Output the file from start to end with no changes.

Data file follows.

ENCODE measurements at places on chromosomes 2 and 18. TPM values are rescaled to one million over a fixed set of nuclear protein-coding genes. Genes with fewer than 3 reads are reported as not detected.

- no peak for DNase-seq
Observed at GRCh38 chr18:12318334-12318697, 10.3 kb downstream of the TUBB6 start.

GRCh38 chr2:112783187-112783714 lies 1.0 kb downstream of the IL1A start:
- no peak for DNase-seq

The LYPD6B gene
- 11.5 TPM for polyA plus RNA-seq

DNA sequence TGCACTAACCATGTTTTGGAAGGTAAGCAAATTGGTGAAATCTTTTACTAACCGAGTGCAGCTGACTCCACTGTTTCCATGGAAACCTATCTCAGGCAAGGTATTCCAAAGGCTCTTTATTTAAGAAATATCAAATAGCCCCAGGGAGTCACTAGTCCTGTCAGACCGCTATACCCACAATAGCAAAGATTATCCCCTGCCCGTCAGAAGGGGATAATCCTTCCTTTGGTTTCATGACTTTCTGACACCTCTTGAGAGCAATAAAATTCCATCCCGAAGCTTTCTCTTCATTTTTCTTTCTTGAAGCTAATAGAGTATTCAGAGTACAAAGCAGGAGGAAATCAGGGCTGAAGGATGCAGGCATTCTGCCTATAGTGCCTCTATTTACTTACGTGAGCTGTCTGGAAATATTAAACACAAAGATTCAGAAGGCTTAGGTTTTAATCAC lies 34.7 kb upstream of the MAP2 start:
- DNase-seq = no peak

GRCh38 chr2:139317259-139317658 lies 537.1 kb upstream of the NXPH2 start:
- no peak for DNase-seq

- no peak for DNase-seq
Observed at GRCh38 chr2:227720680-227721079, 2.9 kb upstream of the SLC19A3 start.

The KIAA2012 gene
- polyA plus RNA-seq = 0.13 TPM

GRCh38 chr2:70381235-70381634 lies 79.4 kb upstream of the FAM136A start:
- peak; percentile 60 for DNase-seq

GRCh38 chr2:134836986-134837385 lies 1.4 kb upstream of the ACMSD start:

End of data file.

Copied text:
ENCODE measurements at places on chromosomes 2 and 18. TPM values are rescaled to one million over a fixed set of nuclear protein-coding genes. Genes with fewer than 3 reads are reported as not detected.

- no peak for DNase-seq
Observed at GRCh38 chr18:12318334-12318697, 10.3 kb downstream of the TUBB6 start.

GRCh38 chr2:112783187-112783714 lies 1.0 kb downstream of the IL1A start:
- no peak for DNase-seq

The LYPD6B gene
- 11.5 TPM for polyA plus RNA-seq

DNA sequence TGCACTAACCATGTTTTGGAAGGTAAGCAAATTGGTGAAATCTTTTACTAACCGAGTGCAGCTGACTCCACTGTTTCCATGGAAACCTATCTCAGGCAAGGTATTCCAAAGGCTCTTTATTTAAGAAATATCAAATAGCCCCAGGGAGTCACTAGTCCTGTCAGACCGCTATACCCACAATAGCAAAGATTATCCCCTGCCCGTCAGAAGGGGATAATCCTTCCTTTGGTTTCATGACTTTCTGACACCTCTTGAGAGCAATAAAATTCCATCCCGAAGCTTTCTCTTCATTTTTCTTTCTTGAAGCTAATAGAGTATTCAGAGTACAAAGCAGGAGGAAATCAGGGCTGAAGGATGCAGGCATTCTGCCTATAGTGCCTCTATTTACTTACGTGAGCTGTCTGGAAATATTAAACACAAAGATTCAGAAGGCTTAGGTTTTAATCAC lies 34.7 kb upstream of the MAP2 start:
- DNase-seq = no peak

GRCh38 chr2:139317259-139317658 lies 537.1 kb upstream of the NXPH2 start:
- no peak for DNase-seq

- no peak for DNase-seq
Observed at GRCh38 chr2:227720680-227721079, 2.9 kb upstream of the SLC19A3 start.

The KIAA2012 gene
- polyA plus RNA-seq = 0.13 TPM

GRCh38 chr2:70381235-70381634 lies 79.4 kb upstream of the FAM136A start:
- peak; percentile 60 for DNase-seq

GRCh38 chr2:134836986-134837385 lies 1.4 kb upstream of the ACMSD start: